When former Rep. Steven Driehaus lost his seat in Ohio’s 1st Congressional District, he prepared more than a concession speech. He prepared a lawsuit. Driehaus blames his defeat on what he says were misrepresentations by the Susan B. Anthony List, a group that supports pro-life candidates for Congress.
The group targeted members who gave Obama the slim victory that passed the healthcare law — now opposed in court by a majority of states. The group maintained that a vote for the law was a pro-choose vote since the law did not include language sought by pro-life advocates.
Driehaus insists that the campaign against amount to lies and he has thus far avoided dismissal before U.S. District Court judge Timothy S. Black, an Obama appointee.
Critics have charged that Black should have recused himself because he was the former president and director of the Planned Parenthood Association of Cincinnati.
A defamation action would seem hard to maintain with the protection of opinion plus the higher standard for public officials and figures under New York Times v. Sullivan — requiring knowing falsehood or a reckless disregard of the truth. There is also the tenuous link between the loss of the election and this one issue, not to mention this one campaign on that issue.
As the filing below indicates, Driehaus previously sued to stop the use of billboards and other campaigning on the issue — a strategy that probably produced more visibility for the campaign. Here is the filing: Anthony-Reply2-10-27-10
Notably, in the prior litigation, Driehaus argued that there were a variety of false statements made by the organization:
In his now two pending OEC complaints (R.E 7-2 and 7-3), Congressman Driehaus alleges that SBA List made the following false statements:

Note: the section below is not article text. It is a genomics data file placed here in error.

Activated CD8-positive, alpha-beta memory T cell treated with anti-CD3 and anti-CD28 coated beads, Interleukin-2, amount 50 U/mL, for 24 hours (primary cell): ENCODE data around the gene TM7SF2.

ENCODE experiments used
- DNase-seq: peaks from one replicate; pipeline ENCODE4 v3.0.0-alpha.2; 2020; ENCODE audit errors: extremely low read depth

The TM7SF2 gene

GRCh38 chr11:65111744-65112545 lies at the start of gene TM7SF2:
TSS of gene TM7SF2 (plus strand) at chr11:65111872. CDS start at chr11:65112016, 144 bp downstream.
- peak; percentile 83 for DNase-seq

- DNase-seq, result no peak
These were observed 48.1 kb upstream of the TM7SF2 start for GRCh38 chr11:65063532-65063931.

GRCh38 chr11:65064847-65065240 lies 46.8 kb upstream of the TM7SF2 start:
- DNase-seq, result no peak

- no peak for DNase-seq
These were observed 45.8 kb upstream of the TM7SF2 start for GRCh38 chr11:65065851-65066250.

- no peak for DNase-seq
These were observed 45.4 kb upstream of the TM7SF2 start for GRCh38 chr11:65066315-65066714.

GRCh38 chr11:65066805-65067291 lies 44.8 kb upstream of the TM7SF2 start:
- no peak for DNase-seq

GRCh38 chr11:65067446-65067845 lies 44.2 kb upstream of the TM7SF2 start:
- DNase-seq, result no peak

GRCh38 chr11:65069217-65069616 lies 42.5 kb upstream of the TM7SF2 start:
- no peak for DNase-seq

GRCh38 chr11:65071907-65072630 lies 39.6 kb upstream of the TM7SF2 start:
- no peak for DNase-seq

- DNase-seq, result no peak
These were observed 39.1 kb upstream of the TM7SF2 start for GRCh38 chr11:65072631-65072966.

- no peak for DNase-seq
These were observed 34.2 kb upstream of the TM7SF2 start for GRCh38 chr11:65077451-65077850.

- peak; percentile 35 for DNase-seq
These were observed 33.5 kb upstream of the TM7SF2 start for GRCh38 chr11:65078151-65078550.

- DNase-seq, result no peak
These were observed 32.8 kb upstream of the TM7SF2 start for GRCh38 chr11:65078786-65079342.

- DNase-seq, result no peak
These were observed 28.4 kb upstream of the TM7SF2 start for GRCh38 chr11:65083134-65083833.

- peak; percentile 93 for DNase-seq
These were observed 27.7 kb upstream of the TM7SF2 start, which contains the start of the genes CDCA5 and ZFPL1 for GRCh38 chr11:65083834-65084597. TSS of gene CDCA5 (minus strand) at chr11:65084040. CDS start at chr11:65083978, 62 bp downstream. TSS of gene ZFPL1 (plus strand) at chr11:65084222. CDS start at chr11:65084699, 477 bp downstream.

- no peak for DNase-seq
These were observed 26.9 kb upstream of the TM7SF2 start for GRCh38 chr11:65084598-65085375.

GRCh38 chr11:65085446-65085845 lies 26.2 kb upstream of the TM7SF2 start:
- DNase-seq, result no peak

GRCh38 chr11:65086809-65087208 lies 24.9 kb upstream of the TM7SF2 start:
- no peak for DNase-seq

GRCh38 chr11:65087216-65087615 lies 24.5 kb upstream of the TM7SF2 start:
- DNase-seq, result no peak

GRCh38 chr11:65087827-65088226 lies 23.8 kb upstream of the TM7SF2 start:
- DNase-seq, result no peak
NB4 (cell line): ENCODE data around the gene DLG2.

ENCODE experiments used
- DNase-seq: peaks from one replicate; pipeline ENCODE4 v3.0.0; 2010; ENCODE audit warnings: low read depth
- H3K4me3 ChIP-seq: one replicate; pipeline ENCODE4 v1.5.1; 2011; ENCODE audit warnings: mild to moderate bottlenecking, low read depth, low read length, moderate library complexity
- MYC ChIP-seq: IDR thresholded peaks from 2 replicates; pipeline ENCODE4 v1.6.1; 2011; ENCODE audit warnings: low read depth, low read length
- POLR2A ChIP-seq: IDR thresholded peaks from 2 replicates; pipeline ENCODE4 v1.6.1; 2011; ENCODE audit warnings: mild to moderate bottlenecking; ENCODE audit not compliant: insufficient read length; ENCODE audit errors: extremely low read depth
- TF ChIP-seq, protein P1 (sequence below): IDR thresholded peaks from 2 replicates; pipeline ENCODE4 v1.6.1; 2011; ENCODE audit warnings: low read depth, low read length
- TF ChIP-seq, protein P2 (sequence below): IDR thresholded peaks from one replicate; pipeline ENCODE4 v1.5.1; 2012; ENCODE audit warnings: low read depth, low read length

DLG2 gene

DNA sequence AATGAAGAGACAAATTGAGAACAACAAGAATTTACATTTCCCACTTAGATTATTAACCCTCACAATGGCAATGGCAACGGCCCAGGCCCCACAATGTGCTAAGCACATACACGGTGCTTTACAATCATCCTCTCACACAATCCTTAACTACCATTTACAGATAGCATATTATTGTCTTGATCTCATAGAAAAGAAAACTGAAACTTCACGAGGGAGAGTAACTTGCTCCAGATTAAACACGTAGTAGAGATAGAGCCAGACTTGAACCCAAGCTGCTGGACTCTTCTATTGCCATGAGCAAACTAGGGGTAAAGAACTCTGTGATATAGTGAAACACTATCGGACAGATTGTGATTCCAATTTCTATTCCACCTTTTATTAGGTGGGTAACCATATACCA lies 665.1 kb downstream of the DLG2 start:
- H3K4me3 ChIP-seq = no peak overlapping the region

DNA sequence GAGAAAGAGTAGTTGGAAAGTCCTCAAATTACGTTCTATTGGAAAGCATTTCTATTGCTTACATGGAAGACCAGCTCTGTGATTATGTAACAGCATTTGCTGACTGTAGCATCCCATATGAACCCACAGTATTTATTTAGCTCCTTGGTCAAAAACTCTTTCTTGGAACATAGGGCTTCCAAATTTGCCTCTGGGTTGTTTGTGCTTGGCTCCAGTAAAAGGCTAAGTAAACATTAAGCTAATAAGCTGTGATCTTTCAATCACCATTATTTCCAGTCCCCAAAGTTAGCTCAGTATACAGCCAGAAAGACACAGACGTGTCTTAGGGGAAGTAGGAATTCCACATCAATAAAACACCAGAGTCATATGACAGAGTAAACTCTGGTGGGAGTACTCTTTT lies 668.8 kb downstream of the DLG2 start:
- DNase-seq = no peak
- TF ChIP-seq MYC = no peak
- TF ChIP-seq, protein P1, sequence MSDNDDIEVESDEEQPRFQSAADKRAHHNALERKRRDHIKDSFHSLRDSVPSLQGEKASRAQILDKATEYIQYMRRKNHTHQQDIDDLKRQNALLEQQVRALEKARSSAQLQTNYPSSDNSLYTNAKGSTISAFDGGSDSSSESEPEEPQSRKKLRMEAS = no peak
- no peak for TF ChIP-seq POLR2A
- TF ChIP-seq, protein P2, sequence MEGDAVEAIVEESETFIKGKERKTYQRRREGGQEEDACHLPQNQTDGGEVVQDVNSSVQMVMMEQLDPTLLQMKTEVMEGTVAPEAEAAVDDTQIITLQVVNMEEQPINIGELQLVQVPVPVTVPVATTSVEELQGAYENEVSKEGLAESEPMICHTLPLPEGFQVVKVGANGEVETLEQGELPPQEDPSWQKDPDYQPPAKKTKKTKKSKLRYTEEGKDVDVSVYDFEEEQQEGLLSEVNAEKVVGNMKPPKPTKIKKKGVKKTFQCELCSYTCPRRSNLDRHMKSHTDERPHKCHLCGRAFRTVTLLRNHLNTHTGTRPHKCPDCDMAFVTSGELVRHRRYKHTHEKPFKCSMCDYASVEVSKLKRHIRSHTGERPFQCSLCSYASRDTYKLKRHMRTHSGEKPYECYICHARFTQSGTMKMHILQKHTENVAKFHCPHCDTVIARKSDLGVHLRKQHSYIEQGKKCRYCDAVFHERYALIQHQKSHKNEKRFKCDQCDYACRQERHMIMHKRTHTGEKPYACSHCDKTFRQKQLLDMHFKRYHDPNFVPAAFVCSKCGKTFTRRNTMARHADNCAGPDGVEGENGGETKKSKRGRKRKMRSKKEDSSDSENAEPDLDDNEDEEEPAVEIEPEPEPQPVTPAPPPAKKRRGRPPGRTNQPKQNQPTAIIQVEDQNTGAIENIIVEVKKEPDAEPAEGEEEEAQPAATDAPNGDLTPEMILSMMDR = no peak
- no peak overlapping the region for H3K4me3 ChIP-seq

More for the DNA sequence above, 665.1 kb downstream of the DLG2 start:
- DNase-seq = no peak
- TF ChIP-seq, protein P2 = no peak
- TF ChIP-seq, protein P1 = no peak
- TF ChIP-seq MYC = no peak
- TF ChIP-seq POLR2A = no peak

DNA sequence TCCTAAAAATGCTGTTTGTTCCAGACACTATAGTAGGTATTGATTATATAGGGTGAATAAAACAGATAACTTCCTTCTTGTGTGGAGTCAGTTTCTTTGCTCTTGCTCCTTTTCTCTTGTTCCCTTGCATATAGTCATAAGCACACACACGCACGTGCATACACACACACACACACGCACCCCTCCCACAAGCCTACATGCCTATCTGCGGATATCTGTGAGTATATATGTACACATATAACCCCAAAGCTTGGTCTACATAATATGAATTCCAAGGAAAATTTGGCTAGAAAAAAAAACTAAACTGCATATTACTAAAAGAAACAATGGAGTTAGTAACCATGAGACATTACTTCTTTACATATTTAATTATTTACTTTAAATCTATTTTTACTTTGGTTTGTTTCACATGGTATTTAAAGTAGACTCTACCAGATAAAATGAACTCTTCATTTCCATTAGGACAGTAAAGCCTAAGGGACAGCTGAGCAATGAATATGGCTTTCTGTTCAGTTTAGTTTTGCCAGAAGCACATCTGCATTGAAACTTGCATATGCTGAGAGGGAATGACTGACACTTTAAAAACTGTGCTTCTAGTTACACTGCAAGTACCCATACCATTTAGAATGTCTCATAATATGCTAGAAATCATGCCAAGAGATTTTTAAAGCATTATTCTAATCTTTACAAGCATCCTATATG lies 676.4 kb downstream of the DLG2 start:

• “Driehaus voted FOR taxpayer-funded abortion.” (R.E. 7-4, Copy of Plaintiff’s billboard-ready ad, which Plaintiff pre-released to the public and the media on or about September 28, 2010 (see R.E. 7-5));
• “[Driehaus] voted for a health care bill that includes taxpayer-funded abortion ….” (R.E. 7-6, Copy of Plaintiff’s August 2010 press release regarding its “Votes Have Consequences” project and bus tour);
• “It is a fact that that Steve Driehaus has voted for a bill that includes taxpayer funding of abortion.” (R.E. 7-7, Statement issued by Plaintiff on October 7, 2010 concerning Congressman Driehaus’s OEC Complaint);
•“Rep. Driehaus ordered Lamar Companies not to put up the billboards until the matter was settled by the Ohio Elections Commission ….” (Id.)
Congressman Driehaus’s OEC complaints allege that SBA List made the foregoing false statements to promote his defeat and his opponent’s victory.
At an October 14, 2010 preliminary hearing, the OEC determined that probable cause existed that SBA List’s statements indeed violated O.R.C. §§ 3517.21(B)(9) and (10), and set the matter for a full review. R.E. 7-11 (Probable Cause Determination, Driehaus v. SBA List, Case Nos. 2010E-084, 2010E-096).
Yet, courts are highly reluctant to get into political campaigns and rhetoric. In New York Times v. Sullivan,” the Court emphasized the “profound national commitment to the principle that debate on public issues should be uninhibited, robust, and wide-open, and that it may well include vehement, caustic, and sometimes unpleasantly sharp attacks on government and public officials.” To that end, the burden will be heavier for Driehaus.
Here is the new complaint.
What do you think of the lawsuit and the recusal issue?
Source: US News